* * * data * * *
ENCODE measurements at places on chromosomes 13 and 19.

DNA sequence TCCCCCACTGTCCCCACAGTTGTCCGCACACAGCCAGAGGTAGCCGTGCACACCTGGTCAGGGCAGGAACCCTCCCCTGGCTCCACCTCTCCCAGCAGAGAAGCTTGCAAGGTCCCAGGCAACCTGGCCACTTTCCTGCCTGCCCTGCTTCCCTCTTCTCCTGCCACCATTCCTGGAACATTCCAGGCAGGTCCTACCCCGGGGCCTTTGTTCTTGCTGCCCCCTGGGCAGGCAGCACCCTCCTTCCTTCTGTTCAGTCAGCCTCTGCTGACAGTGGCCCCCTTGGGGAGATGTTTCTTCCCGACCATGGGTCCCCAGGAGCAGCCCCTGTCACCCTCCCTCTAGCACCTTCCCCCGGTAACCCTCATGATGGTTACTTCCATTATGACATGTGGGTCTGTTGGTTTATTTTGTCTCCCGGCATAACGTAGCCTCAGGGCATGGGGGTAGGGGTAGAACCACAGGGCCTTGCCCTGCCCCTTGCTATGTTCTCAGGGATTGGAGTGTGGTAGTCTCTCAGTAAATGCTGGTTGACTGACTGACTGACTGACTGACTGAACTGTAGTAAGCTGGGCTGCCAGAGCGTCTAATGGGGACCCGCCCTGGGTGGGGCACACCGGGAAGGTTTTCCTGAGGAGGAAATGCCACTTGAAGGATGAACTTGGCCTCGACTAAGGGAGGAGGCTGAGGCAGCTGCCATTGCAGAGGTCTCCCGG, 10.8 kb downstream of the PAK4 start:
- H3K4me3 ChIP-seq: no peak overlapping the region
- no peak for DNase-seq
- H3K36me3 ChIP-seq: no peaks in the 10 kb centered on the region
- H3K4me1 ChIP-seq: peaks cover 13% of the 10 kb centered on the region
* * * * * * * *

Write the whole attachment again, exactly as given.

ENCODE measurements at places on chromosomes 13 and 19.

DNA sequence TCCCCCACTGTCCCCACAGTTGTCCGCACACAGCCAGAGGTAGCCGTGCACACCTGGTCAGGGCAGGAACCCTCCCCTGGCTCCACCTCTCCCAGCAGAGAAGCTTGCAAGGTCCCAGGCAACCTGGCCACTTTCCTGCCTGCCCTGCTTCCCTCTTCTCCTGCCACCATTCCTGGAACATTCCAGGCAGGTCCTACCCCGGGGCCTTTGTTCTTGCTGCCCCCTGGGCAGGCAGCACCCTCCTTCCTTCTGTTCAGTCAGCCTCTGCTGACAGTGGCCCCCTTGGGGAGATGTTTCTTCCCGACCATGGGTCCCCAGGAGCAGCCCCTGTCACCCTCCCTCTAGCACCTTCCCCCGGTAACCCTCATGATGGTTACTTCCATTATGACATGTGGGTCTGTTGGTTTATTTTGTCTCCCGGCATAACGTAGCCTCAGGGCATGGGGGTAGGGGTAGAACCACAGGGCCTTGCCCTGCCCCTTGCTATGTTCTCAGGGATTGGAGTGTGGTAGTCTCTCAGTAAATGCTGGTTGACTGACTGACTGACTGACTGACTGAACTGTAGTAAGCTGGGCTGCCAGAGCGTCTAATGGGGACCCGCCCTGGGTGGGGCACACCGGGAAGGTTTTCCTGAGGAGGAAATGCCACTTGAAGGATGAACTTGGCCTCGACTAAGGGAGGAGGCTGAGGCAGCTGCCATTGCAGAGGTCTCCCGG, 10.8 kb downstream of the PAK4 start:
- H3K4me3 ChIP-seq: no peak overlapping the region
- no peak for DNase-seq
- H3K36me3 ChIP-seq: no peaks in the 10 kb centered on the region
- H3K4me1 ChIP-seq: peaks cover 13% of the 10 kb centered on the region